Northern Boys- “Party Time”

Two alcoholic 65 year olds from Northern England rip the hook from “American Boy” by Estelle and Ye and proceed to drop the sickest, most perverse, self-lacerating bars this side of Eminem. At first, this sounds like a novelty record, but I defy you to not eventually bow down to just how fucked up these two old bastards are. Pop music at its absolute best. It's party time, get your drugs out.

The 1975 - “Wintering”

It's not cool to like The 1975, but I could give a shit. The last proper rock stars left on earth. Glamorous, silly, profound, honest and just so so good at writing hooks. Even with J*** A******* involved, it's utterly brilliant.

Real Lies - Lad Ash

This is a whole record instead of a song, but I had to put it in. Real Lies are kind of everything I believe in: nighttime, synthesizers, rain, memory, drugs, loss, ecstasy, hedonism, and poetry. They are a great, quintessentially English band, and they talk over beats. I love that shit.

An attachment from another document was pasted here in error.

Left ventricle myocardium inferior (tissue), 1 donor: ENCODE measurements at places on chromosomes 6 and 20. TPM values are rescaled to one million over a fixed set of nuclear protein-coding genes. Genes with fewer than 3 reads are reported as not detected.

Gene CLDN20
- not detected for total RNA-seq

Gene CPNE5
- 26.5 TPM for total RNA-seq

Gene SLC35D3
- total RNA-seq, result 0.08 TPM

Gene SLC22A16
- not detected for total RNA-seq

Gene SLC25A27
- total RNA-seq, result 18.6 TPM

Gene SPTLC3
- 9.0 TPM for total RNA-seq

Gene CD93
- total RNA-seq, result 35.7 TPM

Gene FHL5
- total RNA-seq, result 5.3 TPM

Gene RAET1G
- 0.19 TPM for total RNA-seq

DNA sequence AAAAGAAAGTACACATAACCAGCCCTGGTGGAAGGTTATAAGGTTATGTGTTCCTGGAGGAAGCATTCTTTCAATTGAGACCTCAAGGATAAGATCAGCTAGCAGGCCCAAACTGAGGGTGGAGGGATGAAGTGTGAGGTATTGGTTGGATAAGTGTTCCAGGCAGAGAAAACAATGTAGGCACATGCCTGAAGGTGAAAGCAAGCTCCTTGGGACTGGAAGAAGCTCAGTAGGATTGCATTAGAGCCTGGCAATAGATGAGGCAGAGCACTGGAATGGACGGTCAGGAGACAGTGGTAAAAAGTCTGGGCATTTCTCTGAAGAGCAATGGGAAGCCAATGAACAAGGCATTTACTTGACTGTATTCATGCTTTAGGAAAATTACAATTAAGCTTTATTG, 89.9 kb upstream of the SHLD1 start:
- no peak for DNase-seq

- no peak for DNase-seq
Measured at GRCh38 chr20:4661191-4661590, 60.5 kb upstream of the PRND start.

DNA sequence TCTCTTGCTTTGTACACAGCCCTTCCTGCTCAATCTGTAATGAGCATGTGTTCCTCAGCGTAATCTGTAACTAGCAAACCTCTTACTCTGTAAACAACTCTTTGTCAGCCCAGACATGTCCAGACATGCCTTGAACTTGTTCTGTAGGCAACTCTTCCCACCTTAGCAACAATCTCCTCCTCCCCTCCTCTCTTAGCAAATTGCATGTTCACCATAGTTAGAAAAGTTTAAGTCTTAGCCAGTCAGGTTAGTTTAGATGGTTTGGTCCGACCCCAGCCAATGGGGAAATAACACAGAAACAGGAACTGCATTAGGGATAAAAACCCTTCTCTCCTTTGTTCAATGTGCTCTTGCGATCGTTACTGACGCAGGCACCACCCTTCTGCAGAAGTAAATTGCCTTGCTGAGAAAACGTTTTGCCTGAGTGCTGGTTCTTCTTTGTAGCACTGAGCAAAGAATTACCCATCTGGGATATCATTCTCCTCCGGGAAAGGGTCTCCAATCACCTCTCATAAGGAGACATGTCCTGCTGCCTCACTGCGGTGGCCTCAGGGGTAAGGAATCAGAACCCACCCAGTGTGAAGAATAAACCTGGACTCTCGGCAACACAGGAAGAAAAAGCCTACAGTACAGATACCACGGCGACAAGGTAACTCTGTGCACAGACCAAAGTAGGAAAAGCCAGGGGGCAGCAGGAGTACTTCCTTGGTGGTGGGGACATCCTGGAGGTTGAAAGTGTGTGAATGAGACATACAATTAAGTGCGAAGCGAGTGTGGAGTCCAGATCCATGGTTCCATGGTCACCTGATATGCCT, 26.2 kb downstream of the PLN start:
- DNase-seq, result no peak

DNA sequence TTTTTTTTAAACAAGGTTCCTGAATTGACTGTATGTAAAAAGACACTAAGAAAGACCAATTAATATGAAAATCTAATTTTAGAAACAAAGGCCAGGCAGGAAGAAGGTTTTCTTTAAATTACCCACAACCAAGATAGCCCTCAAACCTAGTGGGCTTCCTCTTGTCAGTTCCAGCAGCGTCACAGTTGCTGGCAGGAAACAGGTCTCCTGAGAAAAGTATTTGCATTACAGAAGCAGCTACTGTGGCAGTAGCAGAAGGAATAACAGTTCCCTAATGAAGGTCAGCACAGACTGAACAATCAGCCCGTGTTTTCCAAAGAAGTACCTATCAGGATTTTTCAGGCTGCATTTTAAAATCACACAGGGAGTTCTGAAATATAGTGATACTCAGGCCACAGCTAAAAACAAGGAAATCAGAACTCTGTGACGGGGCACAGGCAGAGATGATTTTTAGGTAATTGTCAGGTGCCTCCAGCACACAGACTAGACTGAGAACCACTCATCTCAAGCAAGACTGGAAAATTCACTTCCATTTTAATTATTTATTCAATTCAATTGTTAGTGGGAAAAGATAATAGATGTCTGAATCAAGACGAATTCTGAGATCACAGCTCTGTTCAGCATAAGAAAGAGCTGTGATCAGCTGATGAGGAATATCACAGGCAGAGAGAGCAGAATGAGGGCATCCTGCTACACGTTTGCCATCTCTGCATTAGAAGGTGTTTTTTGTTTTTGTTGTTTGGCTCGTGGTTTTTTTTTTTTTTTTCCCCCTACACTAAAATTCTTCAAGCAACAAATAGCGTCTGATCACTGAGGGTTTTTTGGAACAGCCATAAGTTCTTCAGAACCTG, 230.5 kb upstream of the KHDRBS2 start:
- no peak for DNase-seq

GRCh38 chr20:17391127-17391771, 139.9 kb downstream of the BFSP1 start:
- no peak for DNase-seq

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Pat McGee’s Top 5:

Wilderun - "Identifier"

I have to recommend this album in its entirety, as listening to it in full is one of the most confounding, exhilarating, and discombobulating musical journeys I've ever experienced. But if I had to sum it all up in one track, I'd recommend "Identifier." It's a micro taste of the genre bending musical mashup that is the entire album. Over 12 minutes, the band leads you through an endless universe of conflicting musical influence: where Andrew Lloyd Webber collides with Wagner and Orff, Groban meets Cannibal Corpse, and Liona Boyd joins Incubus. There's 60s fairy folk, 70s hobbit rock, 80s hair metal, 90s grunge, millennial grindcore, and contemporary big Broadway musical theater, all rooted in a thick tradition of metal. Too much you might ask? Somehow, no! The transitions are seamless and the twists and turns are endlessly compelling. It's corny and punishing and beautiful and scary, relentless, unapologetic, and ultimately magnificent. Not for everyone maybe, but definitely for me.

Entheos - "Absolute Zero"